Unprecedented changes in climate will alter the nature of biological invasions and pose new challenges to their management. Changes in vectors and pathways will be largely directly human related and thus can be managed. However, the effectiveness of preventative measures and adaptive management will be greatly enhanced if they are proactive. For example, adaptation of importation permitting processes that anticipate import requests for new species or cultivars that may be better suited for culture under new environmental conditions will improve biosecurity outcomes in the face of climate change. In contrast to introduction and transport that are related to human actions, establishment and spread of alien biota are outcomes of ecological processes. Thus, our ability to effectively manage incursions through control, mitigation, and eradication will depend largely on our understanding of how climate change affects fitness at the species level and interactions among taxa. To this end, it is important that we address current knowledge gaps and invest in foundational understanding that will support informed management decisions into the future. Long-term monitoring of alien and native taxa offers an important tool for tracking invasions and gaining first insights into impacts. While context dependency in invasions already poses a notable challenge to their effective and efficient management (Novoa et al. in 2020), this is likely to be exacerbated by a changing climate. However, through proactive and adaptive management our ability to prevent and manage invasions under these challenging circumstances will be enhanced.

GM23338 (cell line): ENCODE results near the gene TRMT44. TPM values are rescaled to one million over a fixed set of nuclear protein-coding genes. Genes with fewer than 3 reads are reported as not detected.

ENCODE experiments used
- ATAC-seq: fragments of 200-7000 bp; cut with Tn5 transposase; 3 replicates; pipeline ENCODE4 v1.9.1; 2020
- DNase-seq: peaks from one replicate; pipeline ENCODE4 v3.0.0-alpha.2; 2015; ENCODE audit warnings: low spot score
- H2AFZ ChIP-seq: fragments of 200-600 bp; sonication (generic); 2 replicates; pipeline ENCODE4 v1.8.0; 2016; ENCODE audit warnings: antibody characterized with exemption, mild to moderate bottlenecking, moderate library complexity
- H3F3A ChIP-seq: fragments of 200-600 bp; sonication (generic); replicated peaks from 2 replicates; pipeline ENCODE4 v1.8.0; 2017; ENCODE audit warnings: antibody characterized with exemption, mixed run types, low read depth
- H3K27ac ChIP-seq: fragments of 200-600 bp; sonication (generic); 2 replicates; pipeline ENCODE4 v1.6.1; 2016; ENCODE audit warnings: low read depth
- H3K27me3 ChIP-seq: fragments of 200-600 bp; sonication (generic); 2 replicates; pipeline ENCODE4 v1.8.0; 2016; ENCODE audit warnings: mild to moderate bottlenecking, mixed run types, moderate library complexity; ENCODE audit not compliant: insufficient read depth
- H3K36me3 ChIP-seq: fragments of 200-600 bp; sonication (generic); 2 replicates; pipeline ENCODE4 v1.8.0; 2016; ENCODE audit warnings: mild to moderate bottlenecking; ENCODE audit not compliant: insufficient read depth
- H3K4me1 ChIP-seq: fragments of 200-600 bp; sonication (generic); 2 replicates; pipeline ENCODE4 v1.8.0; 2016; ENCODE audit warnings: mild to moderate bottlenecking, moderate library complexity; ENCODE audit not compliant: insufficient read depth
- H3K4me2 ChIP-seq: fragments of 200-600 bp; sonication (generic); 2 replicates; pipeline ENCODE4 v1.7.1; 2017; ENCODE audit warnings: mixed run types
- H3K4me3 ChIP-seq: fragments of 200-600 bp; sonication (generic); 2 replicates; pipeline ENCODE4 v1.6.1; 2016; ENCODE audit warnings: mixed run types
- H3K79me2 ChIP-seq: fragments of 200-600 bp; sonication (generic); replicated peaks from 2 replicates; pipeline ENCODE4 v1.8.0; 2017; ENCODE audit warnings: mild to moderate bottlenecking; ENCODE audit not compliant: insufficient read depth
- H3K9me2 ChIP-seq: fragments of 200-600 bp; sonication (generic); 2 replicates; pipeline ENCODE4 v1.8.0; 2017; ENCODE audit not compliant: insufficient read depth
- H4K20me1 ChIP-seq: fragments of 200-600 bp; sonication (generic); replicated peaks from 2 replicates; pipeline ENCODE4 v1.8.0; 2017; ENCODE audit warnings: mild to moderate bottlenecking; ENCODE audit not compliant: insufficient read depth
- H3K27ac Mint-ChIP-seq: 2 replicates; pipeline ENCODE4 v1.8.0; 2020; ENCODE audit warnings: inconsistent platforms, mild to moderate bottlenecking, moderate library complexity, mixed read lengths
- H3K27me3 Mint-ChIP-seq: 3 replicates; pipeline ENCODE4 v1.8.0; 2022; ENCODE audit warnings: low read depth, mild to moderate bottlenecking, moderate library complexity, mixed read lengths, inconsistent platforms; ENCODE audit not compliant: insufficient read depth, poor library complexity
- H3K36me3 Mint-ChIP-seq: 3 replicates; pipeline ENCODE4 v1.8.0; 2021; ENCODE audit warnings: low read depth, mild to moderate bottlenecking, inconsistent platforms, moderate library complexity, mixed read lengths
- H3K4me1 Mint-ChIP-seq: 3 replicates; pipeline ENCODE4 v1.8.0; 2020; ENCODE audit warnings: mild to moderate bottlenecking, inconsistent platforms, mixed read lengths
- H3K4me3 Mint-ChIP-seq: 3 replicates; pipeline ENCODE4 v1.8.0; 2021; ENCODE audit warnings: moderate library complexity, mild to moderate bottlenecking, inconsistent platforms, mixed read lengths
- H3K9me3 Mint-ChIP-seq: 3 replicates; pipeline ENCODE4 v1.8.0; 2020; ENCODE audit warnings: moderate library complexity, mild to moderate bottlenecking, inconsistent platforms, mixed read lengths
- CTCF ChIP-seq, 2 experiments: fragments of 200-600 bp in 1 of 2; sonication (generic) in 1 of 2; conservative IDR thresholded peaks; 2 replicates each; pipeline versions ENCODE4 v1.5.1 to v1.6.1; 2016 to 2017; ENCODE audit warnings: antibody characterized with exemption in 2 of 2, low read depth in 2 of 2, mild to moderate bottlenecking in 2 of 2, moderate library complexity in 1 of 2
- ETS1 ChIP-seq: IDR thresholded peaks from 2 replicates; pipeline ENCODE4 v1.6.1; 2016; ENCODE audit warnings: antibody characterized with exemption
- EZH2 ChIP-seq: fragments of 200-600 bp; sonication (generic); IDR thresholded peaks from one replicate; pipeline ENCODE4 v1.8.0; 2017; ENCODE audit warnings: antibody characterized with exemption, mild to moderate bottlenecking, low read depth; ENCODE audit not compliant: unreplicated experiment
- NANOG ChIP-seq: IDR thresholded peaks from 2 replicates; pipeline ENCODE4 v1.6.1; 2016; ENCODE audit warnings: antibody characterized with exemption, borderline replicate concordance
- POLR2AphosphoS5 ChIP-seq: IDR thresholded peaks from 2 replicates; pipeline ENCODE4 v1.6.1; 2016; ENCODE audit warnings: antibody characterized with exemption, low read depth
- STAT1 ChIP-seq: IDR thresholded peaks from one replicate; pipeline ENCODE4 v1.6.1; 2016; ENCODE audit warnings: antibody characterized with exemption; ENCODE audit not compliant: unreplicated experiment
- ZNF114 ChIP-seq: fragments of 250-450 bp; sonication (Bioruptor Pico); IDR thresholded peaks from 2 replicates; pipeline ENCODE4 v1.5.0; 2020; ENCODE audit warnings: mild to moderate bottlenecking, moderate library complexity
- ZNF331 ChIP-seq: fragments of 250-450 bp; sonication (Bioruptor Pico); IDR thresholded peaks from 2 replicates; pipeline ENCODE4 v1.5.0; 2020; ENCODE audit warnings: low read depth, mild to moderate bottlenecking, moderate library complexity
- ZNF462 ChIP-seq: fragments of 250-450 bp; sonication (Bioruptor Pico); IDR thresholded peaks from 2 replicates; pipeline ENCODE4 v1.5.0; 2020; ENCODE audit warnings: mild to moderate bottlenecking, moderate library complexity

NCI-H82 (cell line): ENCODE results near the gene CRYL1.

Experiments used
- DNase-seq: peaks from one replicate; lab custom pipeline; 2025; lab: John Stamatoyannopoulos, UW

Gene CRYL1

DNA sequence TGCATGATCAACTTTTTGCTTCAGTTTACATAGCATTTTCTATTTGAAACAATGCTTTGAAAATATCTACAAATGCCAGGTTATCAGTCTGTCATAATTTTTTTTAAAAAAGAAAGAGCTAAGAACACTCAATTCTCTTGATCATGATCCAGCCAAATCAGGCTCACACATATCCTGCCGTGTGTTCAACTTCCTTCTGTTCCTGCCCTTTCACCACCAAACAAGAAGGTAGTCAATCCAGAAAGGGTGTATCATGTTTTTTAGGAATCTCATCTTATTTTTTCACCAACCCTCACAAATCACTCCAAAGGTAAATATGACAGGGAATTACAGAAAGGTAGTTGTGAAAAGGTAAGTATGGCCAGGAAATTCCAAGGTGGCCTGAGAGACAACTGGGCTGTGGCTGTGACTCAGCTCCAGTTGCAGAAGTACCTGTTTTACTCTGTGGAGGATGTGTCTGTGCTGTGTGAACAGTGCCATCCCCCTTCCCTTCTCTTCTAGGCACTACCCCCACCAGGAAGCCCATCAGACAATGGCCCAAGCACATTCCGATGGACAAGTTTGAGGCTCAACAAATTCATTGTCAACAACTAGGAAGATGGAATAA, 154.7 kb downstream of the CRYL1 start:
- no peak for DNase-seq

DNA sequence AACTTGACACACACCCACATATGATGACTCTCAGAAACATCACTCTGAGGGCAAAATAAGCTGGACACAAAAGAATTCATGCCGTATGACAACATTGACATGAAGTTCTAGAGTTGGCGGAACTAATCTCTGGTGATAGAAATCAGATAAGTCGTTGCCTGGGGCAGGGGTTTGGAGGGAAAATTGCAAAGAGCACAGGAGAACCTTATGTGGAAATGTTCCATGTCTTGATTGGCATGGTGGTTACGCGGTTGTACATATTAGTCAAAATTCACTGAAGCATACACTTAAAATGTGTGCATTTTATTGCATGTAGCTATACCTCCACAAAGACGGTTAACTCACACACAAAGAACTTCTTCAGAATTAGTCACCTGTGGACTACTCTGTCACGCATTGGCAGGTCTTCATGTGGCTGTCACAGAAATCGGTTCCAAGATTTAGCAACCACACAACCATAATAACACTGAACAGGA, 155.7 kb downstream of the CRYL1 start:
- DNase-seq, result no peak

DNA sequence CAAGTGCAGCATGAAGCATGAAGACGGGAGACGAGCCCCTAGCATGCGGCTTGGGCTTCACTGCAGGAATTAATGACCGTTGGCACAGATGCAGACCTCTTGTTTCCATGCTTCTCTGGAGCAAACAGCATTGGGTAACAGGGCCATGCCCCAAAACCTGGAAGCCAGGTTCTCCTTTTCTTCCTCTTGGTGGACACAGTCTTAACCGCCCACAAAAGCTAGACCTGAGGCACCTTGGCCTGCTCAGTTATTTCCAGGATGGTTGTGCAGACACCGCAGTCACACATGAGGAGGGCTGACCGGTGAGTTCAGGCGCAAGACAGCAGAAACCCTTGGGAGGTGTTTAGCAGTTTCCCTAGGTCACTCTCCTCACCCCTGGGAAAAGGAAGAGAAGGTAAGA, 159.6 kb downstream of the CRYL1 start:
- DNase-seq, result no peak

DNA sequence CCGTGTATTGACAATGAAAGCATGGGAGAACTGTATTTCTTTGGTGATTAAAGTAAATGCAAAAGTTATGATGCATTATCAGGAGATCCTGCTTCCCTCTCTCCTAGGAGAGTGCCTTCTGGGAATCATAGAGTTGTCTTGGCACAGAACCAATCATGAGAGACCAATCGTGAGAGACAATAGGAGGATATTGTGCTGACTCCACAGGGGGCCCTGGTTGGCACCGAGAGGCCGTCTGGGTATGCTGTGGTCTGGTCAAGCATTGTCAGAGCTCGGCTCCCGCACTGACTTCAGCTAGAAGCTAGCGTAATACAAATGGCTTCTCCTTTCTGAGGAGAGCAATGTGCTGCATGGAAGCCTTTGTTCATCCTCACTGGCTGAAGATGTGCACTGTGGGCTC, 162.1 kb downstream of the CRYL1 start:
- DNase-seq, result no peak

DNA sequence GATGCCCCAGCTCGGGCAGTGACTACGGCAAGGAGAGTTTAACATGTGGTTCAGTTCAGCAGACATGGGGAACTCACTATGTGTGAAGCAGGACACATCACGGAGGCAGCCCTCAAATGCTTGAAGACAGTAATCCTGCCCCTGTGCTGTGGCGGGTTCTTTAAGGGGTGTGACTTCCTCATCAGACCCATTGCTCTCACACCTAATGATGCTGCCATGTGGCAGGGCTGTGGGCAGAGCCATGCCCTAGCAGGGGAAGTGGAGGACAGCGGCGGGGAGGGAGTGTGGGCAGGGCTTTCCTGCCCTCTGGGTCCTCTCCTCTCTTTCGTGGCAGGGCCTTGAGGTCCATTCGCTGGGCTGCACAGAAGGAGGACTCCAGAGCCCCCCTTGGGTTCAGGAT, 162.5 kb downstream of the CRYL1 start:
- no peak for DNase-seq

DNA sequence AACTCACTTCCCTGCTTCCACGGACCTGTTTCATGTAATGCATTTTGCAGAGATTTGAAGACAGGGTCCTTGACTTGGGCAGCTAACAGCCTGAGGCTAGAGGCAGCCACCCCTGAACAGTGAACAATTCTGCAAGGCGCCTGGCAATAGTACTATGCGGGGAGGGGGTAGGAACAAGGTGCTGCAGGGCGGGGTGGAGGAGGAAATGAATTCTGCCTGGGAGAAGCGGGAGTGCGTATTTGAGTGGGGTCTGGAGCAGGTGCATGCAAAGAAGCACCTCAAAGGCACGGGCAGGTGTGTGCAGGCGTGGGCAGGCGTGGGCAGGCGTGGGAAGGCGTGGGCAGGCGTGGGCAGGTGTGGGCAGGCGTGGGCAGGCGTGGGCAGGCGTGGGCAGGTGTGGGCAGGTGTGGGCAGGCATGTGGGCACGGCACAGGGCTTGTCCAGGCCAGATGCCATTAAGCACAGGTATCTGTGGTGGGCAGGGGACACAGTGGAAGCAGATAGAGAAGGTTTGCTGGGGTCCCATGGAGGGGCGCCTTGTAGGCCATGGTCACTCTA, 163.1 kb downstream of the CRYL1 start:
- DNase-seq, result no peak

Tobias Bauer and three anonymous reviewers are acknowledged for thoughtful comments that helped to improve this paper. This paper emerged from a workshop on ‘Frameworks used in Invasion Science’ hosted by the DSI-NRF Centre of Excellence for Invasion Biology in Stellenbosch, South Africa, 11–13 November 2019, that was supported by the National Research Foundation of South Africa and Stellenbosch University. This work is based on research supported in part by the National Research Foundation of South Africa (grant number: 116035). The DSI-NRF Centre of Excellence for Invasion Biology is gratefully acknowledged for bursary funding for NM and TGL. The financial assistance of the National Research Foundation (NRF) for bursary support for PM is also acknowledged. Opinions expressed and conclusions arrived at, are those of the authors and should not necessarily be attributed to the NRF.